vmkernel: 101:20:53:00.082 cpu14:4117)FS3: 2798: [Requested mode: 1] Checking liveness of lock holders [type 10c00001 offset 40669184 v 361, hb offset 3194880
vmkernel: gen 1609, mode 1, owner 4be1fcb6-3c92adf1-14ee-18a9055877ec mtime 59294]on volume 'datastore1'.
vmkernel: 101:20:53:04.084 cpu14:4117)FS3: 2890: [Requested mode: 1] Lock [type 10c00001 offset 40669584 v 361, hb offset 3194880
vmkernel: gen 1609, mode 1, owner 4be1feb6-3d92adf1-14ee-19a9955177ec mtime 59294] is not free on volume 'datastore1'


Even better, try to grep an error string: tail /var/log/vmkernel.1 grep “error”.

Have a look then at /var/log/vmkwarning which keeps a copy of everything marked as a warning or higher severity from the previous vmkernel log. It is much simpler to look through this for warnings and errors, instead of filtering through the full information in the vmkernel logs. In an ideal world you could implement a PERL script that checks this log and and forward entries from here to HP SIM (after having loaded the appropriated MIB in HP SIM).

Secondary but still useful logs are the following ones:

/var/log/vmksummary where you will find the uptime of the ESX server and statistics about its availability. Skip this and go straight to the human readable version /var/log/vmksummary.txt.

/var/log/vmware/hostd.log includes information about the agent in charge of managing and configuring the ESX server host and its virtual machine.

If you want to push your analysis deeper and deeper, issue a cat command on /var/log/vmware/esxcfg-firewall.log for firewall problems, and on /var/log/vmware/esxupdate.log for a view on update job.

Don’t forget also to skim read your /var/log/vmware/vpxa logfile which contains information on the agent that communicates with vCenter Server.

Also read /var/log/messages which is the log from the Linux kernel (service console). This log is potentially useful in the case of a host hang, crash, authentication issue. Remember that this log has absolutely nothing to do with VMs. The SERVICE CONSOLE ( based on the red hat kernel) has NO awareness of the virtual machines (worlds) running on the VMKERNEL.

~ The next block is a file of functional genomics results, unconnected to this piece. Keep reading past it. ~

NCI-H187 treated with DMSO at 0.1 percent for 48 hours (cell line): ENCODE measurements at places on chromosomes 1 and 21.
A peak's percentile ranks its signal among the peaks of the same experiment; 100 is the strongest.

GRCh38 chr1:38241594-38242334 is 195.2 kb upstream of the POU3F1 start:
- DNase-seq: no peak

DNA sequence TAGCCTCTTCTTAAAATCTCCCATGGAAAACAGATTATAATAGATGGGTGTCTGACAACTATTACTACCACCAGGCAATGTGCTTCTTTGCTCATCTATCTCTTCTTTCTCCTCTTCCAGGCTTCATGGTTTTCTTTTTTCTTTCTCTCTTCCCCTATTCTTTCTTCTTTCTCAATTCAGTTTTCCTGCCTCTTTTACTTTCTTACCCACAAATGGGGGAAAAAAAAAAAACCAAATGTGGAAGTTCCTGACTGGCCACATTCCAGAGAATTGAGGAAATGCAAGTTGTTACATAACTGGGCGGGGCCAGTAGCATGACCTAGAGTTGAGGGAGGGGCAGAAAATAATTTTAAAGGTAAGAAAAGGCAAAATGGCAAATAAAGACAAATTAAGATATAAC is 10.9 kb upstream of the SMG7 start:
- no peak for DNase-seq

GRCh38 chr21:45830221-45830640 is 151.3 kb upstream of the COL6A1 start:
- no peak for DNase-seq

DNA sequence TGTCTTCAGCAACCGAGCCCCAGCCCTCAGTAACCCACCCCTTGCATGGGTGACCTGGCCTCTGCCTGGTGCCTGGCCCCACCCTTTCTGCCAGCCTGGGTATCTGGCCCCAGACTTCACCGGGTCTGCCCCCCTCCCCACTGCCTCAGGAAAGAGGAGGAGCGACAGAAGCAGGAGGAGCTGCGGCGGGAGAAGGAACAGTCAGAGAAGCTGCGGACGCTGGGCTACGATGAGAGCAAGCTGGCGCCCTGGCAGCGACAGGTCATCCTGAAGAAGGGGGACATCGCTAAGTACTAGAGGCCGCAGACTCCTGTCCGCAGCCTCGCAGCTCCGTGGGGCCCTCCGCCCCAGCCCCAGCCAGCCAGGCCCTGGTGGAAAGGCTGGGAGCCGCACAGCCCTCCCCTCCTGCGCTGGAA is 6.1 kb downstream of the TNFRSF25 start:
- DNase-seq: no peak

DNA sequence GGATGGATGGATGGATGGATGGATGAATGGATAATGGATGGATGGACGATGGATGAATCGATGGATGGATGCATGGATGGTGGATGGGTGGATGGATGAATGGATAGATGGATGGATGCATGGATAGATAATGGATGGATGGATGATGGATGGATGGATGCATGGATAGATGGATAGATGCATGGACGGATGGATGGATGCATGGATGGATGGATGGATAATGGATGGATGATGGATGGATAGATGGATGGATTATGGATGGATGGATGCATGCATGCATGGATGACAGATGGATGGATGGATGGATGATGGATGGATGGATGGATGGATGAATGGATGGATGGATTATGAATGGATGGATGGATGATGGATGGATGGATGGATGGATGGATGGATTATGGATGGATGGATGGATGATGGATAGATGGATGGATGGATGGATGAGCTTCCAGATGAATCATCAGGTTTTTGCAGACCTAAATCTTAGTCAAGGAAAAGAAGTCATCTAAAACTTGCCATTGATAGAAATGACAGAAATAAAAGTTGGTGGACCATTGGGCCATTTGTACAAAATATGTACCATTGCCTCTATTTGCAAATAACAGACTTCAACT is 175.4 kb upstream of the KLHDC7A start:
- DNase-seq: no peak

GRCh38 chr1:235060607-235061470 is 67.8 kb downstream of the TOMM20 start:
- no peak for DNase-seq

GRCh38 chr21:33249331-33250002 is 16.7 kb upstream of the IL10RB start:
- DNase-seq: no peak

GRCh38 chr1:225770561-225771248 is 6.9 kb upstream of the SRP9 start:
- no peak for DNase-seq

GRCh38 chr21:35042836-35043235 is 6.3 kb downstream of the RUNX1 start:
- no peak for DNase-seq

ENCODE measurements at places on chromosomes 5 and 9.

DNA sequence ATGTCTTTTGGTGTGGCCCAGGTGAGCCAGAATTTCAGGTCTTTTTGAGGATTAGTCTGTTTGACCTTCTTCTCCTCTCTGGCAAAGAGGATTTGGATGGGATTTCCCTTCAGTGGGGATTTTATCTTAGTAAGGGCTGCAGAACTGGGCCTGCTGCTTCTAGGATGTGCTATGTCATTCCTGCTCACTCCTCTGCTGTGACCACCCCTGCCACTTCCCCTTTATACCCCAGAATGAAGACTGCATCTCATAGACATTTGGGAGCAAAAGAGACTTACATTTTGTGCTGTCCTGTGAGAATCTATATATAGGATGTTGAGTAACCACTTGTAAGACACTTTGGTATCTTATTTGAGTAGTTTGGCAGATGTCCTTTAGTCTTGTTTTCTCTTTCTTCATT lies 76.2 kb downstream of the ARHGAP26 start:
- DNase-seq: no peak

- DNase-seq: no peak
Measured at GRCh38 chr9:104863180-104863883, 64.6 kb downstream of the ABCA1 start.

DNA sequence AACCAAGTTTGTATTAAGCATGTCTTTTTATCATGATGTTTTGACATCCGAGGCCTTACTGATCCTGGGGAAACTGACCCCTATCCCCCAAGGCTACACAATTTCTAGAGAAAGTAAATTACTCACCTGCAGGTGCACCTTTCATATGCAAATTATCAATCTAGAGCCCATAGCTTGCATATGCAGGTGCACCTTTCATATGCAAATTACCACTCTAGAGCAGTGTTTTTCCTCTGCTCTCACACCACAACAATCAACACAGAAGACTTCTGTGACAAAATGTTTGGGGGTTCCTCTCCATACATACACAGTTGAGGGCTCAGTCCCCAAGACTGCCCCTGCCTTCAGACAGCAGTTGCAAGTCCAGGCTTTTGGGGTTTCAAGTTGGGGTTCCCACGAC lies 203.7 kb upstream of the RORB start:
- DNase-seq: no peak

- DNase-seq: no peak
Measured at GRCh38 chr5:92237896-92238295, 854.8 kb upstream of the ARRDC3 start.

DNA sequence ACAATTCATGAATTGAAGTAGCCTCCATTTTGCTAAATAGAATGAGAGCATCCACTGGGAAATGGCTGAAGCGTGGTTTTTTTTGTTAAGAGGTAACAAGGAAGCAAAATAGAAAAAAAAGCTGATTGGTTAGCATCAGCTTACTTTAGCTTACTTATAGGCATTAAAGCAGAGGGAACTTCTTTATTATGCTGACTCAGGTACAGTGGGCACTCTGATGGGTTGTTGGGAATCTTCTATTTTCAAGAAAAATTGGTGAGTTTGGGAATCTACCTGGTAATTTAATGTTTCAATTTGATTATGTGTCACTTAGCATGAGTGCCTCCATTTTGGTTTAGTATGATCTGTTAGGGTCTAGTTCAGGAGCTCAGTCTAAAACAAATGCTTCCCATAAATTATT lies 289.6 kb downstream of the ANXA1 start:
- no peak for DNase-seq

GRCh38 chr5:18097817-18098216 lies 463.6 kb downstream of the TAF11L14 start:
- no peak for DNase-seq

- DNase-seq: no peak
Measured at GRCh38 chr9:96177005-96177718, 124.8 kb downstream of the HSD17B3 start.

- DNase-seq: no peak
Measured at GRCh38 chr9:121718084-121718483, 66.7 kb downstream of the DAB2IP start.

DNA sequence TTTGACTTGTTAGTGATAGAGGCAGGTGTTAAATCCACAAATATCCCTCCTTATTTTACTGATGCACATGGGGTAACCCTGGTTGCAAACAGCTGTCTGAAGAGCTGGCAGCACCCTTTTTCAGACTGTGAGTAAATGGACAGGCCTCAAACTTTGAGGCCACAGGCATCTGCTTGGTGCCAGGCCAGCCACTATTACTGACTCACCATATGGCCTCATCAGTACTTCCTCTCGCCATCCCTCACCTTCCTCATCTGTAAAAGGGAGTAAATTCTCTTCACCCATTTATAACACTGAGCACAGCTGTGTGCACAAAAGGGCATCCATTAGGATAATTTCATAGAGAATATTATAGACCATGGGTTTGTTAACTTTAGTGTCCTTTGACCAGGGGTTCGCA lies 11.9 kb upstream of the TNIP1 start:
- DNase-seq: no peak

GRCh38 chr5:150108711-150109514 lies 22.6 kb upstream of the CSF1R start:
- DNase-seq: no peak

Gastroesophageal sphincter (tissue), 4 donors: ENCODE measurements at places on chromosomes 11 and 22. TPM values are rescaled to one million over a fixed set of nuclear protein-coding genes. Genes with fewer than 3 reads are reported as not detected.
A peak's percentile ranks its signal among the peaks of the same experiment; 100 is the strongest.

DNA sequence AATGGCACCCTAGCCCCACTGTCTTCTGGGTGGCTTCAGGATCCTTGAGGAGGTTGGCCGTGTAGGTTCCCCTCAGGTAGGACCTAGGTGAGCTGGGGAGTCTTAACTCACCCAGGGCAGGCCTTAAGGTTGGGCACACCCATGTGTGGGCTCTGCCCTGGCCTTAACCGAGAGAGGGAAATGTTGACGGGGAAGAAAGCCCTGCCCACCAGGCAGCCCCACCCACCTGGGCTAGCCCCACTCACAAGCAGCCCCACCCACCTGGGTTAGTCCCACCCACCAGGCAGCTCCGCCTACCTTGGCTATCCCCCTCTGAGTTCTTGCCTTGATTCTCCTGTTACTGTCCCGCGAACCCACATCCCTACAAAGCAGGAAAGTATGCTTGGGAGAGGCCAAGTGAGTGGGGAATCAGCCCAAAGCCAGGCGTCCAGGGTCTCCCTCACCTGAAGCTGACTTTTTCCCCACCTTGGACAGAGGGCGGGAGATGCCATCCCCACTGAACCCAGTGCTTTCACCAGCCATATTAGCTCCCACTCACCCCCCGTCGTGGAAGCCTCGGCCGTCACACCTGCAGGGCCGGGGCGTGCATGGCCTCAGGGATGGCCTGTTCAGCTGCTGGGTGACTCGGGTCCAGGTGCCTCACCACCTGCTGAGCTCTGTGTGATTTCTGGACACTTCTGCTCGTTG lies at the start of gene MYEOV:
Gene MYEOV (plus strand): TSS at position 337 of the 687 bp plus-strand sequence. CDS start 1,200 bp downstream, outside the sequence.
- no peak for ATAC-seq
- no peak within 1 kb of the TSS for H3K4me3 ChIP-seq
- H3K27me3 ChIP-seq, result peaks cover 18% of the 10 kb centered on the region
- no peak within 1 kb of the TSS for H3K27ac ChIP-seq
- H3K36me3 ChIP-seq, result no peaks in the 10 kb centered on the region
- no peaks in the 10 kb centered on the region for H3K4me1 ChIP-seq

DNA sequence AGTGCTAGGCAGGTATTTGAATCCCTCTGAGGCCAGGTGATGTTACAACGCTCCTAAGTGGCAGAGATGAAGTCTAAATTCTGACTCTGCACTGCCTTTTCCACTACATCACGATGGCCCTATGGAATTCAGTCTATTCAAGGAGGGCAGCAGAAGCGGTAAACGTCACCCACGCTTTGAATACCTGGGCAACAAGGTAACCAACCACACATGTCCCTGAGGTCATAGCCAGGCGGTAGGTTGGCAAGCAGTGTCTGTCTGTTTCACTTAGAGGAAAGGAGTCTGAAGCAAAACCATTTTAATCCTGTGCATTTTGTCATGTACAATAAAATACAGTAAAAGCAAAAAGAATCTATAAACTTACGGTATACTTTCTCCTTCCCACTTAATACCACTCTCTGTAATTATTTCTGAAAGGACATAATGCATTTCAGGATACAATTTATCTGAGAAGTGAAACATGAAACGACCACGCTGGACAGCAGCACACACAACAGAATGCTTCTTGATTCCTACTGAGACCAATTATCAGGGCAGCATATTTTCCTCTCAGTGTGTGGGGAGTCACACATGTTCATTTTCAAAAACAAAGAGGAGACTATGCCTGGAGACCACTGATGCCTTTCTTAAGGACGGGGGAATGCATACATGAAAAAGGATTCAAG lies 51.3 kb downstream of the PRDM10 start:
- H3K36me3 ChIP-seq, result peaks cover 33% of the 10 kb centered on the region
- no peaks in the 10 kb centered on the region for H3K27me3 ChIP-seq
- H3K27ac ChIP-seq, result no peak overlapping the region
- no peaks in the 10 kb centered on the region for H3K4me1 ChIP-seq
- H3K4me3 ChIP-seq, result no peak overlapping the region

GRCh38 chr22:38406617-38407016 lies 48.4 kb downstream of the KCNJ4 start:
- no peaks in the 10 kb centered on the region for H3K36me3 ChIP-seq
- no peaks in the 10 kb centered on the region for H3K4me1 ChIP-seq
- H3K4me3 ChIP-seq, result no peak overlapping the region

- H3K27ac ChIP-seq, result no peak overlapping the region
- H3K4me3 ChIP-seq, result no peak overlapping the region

To end it up, here’s a list of commands which are often useful to collect information prior to sending your logs to VmWare support people.
  • Enter the vmware-v to check the version of ESX server, such as VMware ESX Server 3.0.1 build-32039
  • Enter esxupdate-l query to view the installation of the patch
  • Enter vpxa-v to check the version of ESX server management
  • Enter rpm-qa grep VMware-esx-tools to check the ESX server version of VMware Tools installed
A few useful links to continue investigating (or understanding):

Post scriptum: remember that this post applies mainly to VMWARE ESX and only partially to ESXi. The significant difference betweeen ESX and ESXi being that the last one has no Service Console. That reduces the size of ESXi to under 32 MB so with the embedded version you can run it off a USB key. In removing the service console which is Linux, you also reduce the security exposure and thus reduce the number of patches you will have to apply to the system. The downside today is that ESXi doesn't support everything that 3.5 does - for example HA just has experimental support, jumbo frames aren't supported.

2 comments:

  1. Nice one.. Thanks for posting here

    ReplyDelete
  2. Tnx for the post! It's nice to have this info regrouped at the same place. :)

    ReplyDelete